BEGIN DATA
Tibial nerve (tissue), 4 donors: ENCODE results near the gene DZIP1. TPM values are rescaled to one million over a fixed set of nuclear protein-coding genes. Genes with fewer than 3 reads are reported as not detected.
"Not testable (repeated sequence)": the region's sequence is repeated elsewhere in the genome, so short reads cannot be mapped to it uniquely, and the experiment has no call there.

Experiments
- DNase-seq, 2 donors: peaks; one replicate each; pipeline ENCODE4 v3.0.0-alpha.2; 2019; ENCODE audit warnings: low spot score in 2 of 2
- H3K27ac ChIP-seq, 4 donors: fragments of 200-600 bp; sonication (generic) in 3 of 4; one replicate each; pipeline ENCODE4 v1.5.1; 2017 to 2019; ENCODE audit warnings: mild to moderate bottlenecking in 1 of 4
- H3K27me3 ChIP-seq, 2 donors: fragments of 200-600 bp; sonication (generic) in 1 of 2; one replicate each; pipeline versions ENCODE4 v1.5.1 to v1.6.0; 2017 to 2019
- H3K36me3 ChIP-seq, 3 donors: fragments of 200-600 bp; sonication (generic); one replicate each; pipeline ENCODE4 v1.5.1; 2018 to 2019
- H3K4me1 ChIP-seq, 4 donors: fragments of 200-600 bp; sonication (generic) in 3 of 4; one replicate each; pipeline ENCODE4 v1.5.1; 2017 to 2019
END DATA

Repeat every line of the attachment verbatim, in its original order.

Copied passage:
Tibial nerve (tissue), 4 donors: ENCODE results near the gene DZIP1. TPM values are rescaled to one million over a fixed set of nuclear protein-coding genes. Genes with fewer than 3 reads are reported as not detected.
"Not testable (repeated sequence)": the region's sequence is repeated elsewhere in the genome, so short reads cannot be mapped to it uniquely, and the experiment has no call there.

Experiments
- DNase-seq, 2 donors: peaks; one replicate each; pipeline ENCODE4 v3.0.0-alpha.2; 2019; ENCODE audit warnings: low spot score in 2 of 2
- H3K27ac ChIP-seq, 4 donors: fragments of 200-600 bp; sonication (generic) in 3 of 4; one replicate each; pipeline ENCODE4 v1.5.1; 2017 to 2019; ENCODE audit warnings: mild to moderate bottlenecking in 1 of 4
- H3K27me3 ChIP-seq, 2 donors: fragments of 200-600 bp; sonication (generic) in 1 of 2; one replicate each; pipeline versions ENCODE4 v1.5.1 to v1.6.0; 2017 to 2019
- H3K36me3 ChIP-seq, 3 donors: fragments of 200-600 bp; sonication (generic); one replicate each; pipeline ENCODE4 v1.5.1; 2018 to 2019
- H3K4me1 ChIP-seq, 4 donors: fragments of 200-600 bp; sonication (generic) in 3 of 4; one replicate each; pipeline ENCODE4 v1.5.1; 2017 to 2019